Editor’s note: The author of the following message – Brett Rogers – has worked thirty years in the IT business and over twenty years with enterprise database tools – for Fortune 100 companies and dozens of small and mid-size clients.  He can be reached here: brett@rightrally.com.

One Citizen, One Vote –
Our Reasonable Expectation
By Brett Rogers, Data Analyst
Marketing and IT tool development services

Texans deserve a fair and accurate election system. One citizen, one vote.

As I wrote recently, “If ours is truly a government of ‘We the People,’ then transparency is prerequisite. Transparency safeguards citizens.”

In the past week, Grassroots America – We the People worked behind the scenes to connect with various elected officials to understand the anomalies that we found in the Election Information and Turnout Data made available at the Secretary of State website. We’re thrilled at the transparency of this data. We applaud the Secretary of State for making it available to us.

I didn’t download this data to cause trouble, or even to pursue issues of election integrity. I did it to assist “get out the vote” efforts across the state of Texas. But the data guy in me always checks the data with which I work, so I did some basic integrity checks. One of those checks is a duplication check. Minutes later, I discovered duplicates in the data.

I reached out to JoAnn with my discovery, and she encouraged me to keep an eye on it and keep her informed. As I found that this was a consistent discovery in each day’s data download, she began using her contacts to reach out to people. She reached out to Sen. Bob Hall and Sen. Tan Parker, both of whom care about this issue very much. JoAnn also reached out to AG Paxton, who instructed one of his Deputy AGs call her. They are watching our reports.

I reached out to a well-known data analyst here in Texas. I didn’t hear from him, but I did later through Twitter, after the information had gone public. I’ll discuss that more in a moment.

Sen. Hall contacted me and said that this was likely a poll book issue, but had no concrete explanation. I appreciated his time.

As we progressed toward the end of early voting, JoAnn made the decision to elevate it in an email that was sent out on Wednesday evening, February 28th.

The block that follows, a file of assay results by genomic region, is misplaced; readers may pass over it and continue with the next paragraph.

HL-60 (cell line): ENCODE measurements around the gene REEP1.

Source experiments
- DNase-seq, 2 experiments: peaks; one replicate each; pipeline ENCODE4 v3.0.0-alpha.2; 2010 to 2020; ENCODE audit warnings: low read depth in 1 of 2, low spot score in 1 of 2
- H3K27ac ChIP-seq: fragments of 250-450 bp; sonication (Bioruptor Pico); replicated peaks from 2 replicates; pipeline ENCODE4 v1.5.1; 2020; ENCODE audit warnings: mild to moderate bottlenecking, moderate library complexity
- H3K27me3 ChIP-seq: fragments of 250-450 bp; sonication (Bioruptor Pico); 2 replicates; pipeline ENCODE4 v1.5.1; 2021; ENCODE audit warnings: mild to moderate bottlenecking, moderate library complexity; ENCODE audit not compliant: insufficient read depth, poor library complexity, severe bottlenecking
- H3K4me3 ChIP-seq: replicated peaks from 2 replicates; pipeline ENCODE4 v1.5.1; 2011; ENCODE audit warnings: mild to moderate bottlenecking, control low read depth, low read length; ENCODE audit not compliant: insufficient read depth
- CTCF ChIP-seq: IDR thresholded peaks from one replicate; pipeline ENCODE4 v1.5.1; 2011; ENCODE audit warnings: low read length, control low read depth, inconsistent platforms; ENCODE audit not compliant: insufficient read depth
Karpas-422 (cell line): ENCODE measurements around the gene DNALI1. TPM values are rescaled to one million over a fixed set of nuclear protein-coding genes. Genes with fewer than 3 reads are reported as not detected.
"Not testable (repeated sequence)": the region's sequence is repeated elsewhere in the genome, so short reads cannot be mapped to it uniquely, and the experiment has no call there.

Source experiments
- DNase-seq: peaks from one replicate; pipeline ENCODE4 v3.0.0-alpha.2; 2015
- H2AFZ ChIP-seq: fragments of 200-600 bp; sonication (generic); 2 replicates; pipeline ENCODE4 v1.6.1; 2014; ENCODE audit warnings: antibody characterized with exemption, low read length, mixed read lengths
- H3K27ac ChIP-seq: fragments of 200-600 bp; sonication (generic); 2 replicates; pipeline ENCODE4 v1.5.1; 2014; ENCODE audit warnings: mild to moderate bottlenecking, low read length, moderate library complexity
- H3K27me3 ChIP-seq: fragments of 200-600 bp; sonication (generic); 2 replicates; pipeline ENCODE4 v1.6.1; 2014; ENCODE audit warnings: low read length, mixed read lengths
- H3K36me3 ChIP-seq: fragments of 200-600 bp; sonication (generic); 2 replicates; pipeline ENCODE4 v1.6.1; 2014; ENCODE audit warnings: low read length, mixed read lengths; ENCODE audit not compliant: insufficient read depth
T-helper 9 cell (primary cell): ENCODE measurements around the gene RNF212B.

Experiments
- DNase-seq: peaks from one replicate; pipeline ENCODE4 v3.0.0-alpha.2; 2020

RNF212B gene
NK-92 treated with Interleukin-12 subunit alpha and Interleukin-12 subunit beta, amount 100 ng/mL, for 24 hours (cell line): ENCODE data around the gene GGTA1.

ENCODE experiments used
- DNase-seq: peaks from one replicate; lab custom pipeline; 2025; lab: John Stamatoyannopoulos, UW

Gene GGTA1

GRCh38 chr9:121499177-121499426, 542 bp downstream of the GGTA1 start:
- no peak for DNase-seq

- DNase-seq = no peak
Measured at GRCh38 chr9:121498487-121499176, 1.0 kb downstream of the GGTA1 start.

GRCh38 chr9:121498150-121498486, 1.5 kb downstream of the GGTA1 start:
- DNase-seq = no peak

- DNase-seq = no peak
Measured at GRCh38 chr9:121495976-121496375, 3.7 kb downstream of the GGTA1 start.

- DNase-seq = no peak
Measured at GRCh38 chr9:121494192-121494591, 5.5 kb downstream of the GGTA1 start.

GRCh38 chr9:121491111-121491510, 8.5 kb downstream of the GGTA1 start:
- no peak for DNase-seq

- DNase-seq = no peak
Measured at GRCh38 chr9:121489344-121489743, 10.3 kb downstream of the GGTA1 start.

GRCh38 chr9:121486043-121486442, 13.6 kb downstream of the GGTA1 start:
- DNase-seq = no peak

The next morning, Thursday, we noticed that the duplications we’d found were cleaned up and no longer in the data. Shortly thereafter, I heard from Sen. Tan Parker. We discussed the issue. I told him of the new duplicates of the day. He later returned in a phone call with Christina Adkins of the Secretary of State’s office. We had a good conversation for 15 minutes.

They expressed their thanks, they agreed with our concerns, and we discussed the issues with the “unofficial” 2024 data and with the “official” 2022 data. They agreed that more should come of this. Sen. Parker asked his aide on the call to begin to work on legislation for the next session to help safeguard election integrity.

That evening, at the request of an SREC, I met online with RPT Vice-Chair Dana Myers and 18 SREC representatives for close to an hour. I showed them how I discovered the issue, some of the concerns I had, and took their questions. It was a productive conversation. In my mind, we’d done what we could to ensure integrity in this period of early voting in the primary.

On Friday, a few people went on Twitter to deride our efforts. I find that unfortunate, as one of them was the very person to whom I reached out earlier in the week who chose not to have a conversation with me.

Social media feels safe for its distance, and insults can be fun, but an earnest effort to secure our election data with simple checks, such as for duplicates, is entirely reasonable. I’ve invited this individual via a response to his Twitter attack to have an actual conversation. Perhaps one day we will. I enjoy his emails about the election as it progresses.

I believe strongly in a limited government, where consent of the governed matters to those elected. When there is a lack transparency, when we discover issues, and when we have concerns, we have the right to address those matters with the folks in government.

I want to thank Christina Adkins for her welcome candor and willingness to listen. I want to thank Sen. Tan Parker for his initiative to do the right thing in securing elections. I thank Sen. Bob Hall for his persistent efforts to ensure that our elections are not a black box where there is no transparency. Grassroots America Board member Tom Fabry is due a salute as well since he checked and double-checked my findings.  Tom is quite the analyst himself having led the design, construction, and operation of a global network of six engineering and research & development labs across four continents for Hewlitt-Packard (HP) and their global clients, a position he held until retiring.

Most of all, I want to thank JoAnn Fleming. Fighting for the common-sense Republican priorities will bring its detractors. JoAnn doesn’t care about the naysayers. She will do what she has to do to fight for the priorities of commonsense Texans who know that election integrity matters.

One citizen, one vote – in a system that is so transparent that that no Texan can question it – that’s the goal. We’re not there yet, but we can get there.

God bless Texas,